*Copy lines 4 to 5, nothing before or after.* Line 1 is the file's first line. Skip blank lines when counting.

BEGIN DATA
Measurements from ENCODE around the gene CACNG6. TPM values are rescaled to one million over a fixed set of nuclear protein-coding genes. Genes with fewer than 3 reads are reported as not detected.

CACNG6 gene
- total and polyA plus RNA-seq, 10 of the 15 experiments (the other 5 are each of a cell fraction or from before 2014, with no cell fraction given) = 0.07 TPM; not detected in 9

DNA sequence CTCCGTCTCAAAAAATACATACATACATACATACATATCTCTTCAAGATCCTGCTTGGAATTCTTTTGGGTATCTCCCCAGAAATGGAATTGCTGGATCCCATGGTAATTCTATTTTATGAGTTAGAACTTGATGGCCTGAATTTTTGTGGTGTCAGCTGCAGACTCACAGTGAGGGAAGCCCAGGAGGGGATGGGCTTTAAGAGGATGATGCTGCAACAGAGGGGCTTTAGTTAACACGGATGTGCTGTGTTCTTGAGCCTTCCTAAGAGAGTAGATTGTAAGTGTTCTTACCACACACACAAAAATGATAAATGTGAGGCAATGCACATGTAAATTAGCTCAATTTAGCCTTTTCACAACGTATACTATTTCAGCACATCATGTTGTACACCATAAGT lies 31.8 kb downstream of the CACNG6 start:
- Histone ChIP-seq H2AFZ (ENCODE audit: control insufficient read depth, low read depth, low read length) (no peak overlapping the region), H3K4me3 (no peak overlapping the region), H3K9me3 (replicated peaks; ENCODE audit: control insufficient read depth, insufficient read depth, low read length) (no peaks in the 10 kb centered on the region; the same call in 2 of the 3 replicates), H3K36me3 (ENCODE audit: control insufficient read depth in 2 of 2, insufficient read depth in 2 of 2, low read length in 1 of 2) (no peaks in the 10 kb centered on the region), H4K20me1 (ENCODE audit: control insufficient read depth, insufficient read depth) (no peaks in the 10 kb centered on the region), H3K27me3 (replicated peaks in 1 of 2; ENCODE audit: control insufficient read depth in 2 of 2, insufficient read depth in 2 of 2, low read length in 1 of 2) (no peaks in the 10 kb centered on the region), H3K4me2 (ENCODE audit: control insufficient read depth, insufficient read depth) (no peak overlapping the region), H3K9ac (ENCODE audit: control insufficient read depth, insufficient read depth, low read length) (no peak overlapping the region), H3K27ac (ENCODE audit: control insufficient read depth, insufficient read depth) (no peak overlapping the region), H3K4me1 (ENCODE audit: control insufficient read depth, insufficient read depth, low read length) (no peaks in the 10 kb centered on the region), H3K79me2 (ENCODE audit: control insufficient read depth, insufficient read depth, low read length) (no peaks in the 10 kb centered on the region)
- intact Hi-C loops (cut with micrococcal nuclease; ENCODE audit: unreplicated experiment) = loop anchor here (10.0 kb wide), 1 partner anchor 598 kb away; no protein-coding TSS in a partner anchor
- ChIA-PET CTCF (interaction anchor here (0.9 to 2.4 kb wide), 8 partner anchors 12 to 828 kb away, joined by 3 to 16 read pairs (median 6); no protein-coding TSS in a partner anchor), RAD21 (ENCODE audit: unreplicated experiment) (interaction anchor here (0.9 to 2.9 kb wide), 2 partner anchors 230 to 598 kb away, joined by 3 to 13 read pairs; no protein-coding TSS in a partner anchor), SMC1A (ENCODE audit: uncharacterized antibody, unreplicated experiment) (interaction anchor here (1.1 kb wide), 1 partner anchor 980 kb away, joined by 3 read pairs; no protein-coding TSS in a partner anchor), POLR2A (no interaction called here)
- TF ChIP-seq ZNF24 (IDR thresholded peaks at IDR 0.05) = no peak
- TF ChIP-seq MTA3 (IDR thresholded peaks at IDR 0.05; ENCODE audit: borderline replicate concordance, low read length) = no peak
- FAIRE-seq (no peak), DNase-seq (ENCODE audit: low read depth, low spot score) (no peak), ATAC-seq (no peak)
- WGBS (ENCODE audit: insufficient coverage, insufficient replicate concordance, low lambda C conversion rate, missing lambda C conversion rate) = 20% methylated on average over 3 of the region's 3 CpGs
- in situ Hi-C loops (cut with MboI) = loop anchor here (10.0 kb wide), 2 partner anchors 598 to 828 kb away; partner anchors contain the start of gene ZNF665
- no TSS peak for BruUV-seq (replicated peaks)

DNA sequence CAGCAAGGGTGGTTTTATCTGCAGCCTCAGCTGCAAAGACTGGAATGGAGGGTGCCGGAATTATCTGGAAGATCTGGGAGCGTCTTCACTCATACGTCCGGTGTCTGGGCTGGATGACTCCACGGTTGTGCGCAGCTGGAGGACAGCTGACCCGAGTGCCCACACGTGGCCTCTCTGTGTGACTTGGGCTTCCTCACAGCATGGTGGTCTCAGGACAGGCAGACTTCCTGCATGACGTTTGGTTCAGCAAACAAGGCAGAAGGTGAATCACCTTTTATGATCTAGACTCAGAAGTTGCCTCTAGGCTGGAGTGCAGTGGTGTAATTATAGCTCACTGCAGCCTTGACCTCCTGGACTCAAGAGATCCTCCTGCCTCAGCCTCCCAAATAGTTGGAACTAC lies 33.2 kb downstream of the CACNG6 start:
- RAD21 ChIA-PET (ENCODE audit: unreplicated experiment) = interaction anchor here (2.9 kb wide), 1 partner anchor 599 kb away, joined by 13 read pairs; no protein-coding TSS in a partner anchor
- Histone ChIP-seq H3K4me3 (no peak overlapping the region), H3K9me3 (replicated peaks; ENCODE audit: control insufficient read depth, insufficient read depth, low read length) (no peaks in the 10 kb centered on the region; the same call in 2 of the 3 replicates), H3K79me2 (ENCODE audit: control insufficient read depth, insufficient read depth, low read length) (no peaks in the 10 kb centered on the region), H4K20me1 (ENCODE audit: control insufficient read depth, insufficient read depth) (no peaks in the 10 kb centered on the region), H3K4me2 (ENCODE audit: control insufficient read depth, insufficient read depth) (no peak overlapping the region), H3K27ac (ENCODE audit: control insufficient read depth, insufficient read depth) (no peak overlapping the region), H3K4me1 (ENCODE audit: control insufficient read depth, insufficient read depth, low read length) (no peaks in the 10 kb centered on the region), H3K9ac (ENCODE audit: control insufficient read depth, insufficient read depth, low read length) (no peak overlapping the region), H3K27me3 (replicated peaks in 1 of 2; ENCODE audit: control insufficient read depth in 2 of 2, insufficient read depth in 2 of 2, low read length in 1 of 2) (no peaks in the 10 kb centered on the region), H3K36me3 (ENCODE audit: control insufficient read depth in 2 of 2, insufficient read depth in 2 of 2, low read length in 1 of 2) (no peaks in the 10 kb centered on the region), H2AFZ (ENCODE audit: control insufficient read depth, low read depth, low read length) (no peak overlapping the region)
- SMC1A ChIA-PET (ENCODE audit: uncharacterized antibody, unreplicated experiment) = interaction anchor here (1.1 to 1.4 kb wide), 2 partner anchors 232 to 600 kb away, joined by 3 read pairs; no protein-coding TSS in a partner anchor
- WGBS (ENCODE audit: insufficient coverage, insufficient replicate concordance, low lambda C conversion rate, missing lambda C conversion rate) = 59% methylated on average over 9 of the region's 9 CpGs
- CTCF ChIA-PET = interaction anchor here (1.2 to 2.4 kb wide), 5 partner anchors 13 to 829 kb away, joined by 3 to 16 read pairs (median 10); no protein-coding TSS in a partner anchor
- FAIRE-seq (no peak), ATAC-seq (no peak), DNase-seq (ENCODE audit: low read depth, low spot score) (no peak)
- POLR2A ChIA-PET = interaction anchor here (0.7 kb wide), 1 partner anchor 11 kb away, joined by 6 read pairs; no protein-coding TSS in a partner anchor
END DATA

DNA sequence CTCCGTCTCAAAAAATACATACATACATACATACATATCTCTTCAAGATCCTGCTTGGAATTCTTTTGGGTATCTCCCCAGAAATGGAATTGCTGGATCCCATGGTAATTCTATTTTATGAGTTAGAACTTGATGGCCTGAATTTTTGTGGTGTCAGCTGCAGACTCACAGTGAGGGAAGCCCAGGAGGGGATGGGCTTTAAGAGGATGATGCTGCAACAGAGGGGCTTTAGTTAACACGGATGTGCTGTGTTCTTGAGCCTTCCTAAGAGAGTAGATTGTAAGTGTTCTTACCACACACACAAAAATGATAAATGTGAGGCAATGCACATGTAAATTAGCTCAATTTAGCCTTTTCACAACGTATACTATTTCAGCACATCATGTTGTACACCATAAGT lies 31.8 kb downstream of the CACNG6 start:
- Histone ChIP-seq H2AFZ (ENCODE audit: control insufficient read depth, low read depth, low read length) (no peak overlapping the region), H3K4me3 (no peak overlapping the region), H3K9me3 (replicated peaks; ENCODE audit: control insufficient read depth, insufficient read depth, low read length) (no peaks in the 10 kb centered on the region; the same call in 2 of the 3 replicates), H3K36me3 (ENCODE audit: control insufficient read depth in 2 of 2, insufficient read depth in 2 of 2, low read length in 1 of 2) (no peaks in the 10 kb centered on the region), H4K20me1 (ENCODE audit: control insufficient read depth, insufficient read depth) (no peaks in the 10 kb centered on the region), H3K27me3 (replicated peaks in 1 of 2; ENCODE audit: control insufficient read depth in 2 of 2, insufficient read depth in 2 of 2, low read length in 1 of 2) (no peaks in the 10 kb centered on the region), H3K4me2 (ENCODE audit: control insufficient read depth, insufficient read depth) (no peak overlapping the region), H3K9ac (ENCODE audit: control insufficient read depth, insufficient read depth, low read length) (no peak overlapping the region), H3K27ac (ENCODE audit: control insufficient read depth, insufficient read depth) (no peak overlapping the region), H3K4me1 (ENCODE audit: control insufficient read depth, insufficient read depth, low read length) (no peaks in the 10 kb centered on the region), H3K79me2 (ENCODE audit: control insufficient read depth, insufficient read depth, low read length) (no peaks in the 10 kb centered on the region)